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The Wisdom in Being Sad


“You cannot protect yourself from sadness
without protecting yourself from happiness.”

-Jonathan Safran Foer

This week feels like a victory lap after a wildly-challenging year. I don’t know about you, but when 12 months pass in complete upheaval, I’d gladly take some real, external challenges over the pants-pooping scenarios we conjure up inside.

What’s with all this insistence on being afraid?

Krishna described our persistent, epic battle to Arjuna in the Bhagavad Gita. Our little body-bound ego clings to the old familiar drama, while The Soul is adamant about writing something on a far grander scale.

All pain comes from holding on. Clinging, striving, and comparing, are just slightly different versions of hanging on.

You can’t take on massive change without enduring some pain and sadness. Any pain I’ve experienced this year came whenever I wasn’t acknowledging my true feelings. There were patches where I was grieving my old life (job, home, sense of security, work relationships), while I was celebrating my bitchin’ new life (home, business, friends, neighbors).

The Soul operates at the higher vibe of pure love, acceptance, and oneness. So when the ego refuses to see things as they are—to be bravely sober with the hard realities of human emotions— the tension can become unbearable.

As I bounced around NYC earlier this week, I met with clients, old friends, and new allies. Two days packed with the magic that reminds us who we are, and how far we’ve come.


My January Self would be emerging from fetal ball right now, trembling, and saying: “So, we Did end up with some clients?! Thank God.” Not just any clients. Early adopters. Believers. Allies I’d lovingly create insane value for beyond any contract.

And as the checks roll in through the holidays I look outside at the snowflakes floating down. I’m sitting in a giant room of windows facing the woods. It’s a view I had no idea existed– relative to my old life a mile up the road.

It occurs to me: any sadness was worth it. So was the uncertainty, the variable income, the never-ending learning curves of turning myself into a business.

Because whatever emotions tore through, I had no choice but to honor them, sit with them, and get to know them fully. Time constraints wouldn’t allow me to hide.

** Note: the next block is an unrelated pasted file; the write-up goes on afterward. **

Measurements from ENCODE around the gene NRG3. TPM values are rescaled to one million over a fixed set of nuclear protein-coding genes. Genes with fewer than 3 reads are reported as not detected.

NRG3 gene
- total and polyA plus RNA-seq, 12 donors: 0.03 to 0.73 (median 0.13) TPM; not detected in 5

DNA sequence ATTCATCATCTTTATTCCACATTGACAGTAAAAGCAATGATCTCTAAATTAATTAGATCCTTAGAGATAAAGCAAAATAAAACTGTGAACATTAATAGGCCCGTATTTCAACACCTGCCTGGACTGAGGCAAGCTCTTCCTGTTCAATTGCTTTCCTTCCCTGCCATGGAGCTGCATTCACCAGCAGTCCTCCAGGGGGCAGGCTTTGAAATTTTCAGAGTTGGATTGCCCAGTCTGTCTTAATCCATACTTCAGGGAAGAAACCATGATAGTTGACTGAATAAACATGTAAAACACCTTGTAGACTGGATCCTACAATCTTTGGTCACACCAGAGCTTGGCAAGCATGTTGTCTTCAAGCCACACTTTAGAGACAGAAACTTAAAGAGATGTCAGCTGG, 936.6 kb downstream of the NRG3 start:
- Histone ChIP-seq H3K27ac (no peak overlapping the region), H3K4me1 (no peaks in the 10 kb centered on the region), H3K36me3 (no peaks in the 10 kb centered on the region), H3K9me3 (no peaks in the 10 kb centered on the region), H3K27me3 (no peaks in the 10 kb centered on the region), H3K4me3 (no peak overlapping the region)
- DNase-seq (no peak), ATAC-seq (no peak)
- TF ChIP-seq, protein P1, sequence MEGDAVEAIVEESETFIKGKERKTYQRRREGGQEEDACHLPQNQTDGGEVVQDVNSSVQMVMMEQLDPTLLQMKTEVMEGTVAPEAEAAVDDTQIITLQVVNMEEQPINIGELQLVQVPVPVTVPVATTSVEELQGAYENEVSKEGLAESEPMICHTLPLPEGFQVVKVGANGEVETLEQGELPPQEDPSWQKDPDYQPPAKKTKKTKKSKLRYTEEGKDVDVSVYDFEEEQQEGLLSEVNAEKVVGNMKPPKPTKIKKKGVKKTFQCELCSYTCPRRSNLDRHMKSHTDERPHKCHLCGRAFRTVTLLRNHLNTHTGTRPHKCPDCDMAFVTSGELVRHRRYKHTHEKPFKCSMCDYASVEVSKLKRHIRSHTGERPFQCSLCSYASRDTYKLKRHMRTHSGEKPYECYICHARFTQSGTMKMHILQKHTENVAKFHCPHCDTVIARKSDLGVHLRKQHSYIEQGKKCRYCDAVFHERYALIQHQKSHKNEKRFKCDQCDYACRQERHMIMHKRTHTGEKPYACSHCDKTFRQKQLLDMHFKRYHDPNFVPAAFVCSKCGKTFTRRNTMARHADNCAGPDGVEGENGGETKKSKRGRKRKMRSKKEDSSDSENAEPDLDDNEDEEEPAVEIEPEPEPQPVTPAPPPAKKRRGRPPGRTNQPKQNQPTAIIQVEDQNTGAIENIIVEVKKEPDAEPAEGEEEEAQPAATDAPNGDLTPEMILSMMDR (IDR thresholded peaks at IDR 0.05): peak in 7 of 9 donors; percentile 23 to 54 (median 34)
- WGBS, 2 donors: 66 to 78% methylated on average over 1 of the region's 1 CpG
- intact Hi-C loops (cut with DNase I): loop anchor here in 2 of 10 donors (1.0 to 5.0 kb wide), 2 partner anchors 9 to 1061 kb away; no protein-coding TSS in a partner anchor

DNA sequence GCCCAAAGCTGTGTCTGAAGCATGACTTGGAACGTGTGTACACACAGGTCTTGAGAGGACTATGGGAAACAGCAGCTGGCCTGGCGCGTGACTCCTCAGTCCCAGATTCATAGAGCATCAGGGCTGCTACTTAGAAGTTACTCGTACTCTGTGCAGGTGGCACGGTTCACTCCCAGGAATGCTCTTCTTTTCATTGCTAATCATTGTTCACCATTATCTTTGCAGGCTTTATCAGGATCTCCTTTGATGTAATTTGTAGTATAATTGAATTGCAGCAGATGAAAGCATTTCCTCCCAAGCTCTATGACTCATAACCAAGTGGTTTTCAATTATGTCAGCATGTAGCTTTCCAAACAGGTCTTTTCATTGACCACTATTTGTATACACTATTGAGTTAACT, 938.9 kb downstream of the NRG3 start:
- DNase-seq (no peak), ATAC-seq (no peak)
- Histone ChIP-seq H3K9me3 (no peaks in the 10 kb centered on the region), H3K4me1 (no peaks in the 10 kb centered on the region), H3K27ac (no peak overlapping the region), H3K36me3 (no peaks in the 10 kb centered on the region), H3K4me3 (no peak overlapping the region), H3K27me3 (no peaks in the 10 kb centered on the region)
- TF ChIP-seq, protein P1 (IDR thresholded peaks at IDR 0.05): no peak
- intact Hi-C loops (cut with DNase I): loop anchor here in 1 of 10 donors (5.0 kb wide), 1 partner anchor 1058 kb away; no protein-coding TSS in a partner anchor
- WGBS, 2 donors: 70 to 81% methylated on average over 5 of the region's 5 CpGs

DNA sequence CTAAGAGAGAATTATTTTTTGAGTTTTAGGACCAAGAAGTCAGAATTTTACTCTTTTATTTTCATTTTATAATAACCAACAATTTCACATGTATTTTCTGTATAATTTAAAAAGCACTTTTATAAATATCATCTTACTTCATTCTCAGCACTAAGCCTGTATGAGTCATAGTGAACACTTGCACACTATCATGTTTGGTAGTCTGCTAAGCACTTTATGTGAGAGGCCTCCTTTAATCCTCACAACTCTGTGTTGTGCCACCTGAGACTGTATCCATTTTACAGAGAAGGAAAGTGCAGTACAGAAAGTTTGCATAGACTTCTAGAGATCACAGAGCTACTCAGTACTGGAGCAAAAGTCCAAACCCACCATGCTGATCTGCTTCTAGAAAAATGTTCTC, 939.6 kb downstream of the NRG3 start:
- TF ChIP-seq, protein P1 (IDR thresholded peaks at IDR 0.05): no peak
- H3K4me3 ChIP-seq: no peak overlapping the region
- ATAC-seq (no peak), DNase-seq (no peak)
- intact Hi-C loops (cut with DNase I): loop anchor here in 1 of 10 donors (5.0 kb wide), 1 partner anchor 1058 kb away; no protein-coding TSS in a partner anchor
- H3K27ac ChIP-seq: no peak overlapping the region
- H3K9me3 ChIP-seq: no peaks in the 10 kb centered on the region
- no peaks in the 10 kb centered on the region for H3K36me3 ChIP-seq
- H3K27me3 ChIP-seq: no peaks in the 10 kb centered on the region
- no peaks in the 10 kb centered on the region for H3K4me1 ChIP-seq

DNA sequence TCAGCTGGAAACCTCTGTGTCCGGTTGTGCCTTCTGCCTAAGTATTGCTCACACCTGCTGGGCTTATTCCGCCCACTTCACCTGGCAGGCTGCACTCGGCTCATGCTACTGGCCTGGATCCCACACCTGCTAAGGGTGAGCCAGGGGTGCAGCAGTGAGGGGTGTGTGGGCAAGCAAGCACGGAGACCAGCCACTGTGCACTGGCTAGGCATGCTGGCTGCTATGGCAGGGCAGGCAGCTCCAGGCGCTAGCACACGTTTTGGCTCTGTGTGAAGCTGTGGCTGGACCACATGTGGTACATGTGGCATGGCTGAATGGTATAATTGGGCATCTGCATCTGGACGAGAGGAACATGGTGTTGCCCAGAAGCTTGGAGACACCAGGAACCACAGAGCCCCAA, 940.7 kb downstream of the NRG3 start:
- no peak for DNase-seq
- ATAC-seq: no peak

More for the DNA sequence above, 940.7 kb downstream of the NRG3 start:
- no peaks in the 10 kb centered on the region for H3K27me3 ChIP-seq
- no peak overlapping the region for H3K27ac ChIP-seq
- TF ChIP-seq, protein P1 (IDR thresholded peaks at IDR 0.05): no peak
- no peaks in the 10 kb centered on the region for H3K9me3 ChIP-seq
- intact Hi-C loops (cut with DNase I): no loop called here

I held this false belief that people relied on me to only see the magic of life. That I needed to project my positive “All is Well” light in any and all circumstances. It’s a job that has felt increasingly important in our brutal world, facing ominous times.

When the truth is, all anyone needs us to do is to show up and Be Human. Our messy, stressy, fleetingly genius, temporarily flailing selves. The Magic is always in the rebound, in our redemption.

There’s a line I wrote for one of my culture clients. It’s for their new Mission + Values, on a little card a few hundred employees received. The line reads: “There is no failure on a path of continuous improvement”. The flip side of the card reads “BE BOLD.”

The only failure is when we quit showing up, or when we temporarily block our channels from letting our light blaze through.

I’ve been polishing my skylights all year, up on my actual roof, and also figuratively.

2016 will always be a point arrival and a point of departure. It’s the year I truly released the need to always be happy. Or strong. Or to appear like I always know what the hell I’m doing, or what’s going on.

I don’t need to. We only need to love what we’re doing, and what we’re creating.

That way, whenever we feel devastated, or scared shitless we know it’s all worth it. Our Divinity always knows what matters.

So, how was your year thus far?



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4 Responses

  1. Beautiful.

    My personal experience communicates that failure only occurs on the path, whether we improve or not, when we feel other people are either A) on the path with us or B) watching us on the path, like observes in the bleachers.

    While I do want to continuously improve and be bold, putting myself on a path where only I exist takes away the co-dependent, perfectionist burden of “keeping up with the kc kardashians” or anyone else.

    Would this be like Arjuna magically disappearing, forcing Krishna to wonder, with a clearer path to the soul “What do I do now?” I don’t know. You tell me?

    PS. I love you.

  2. Thank you for this. We have been in total upheaval for the last 12 months…. we are now seeing the light at the end of the tunnel. That shit better be bright because we’ve got a lot of darkness to drown out. Nice to read that even you, KC master spiritual guru man, don’t always feel comfortable. Much love.

    1. Hey Jeana! So glad that hit home. It’s been a crazy year for so many of us. Hang in there girl, you got dis. Much love. -kc

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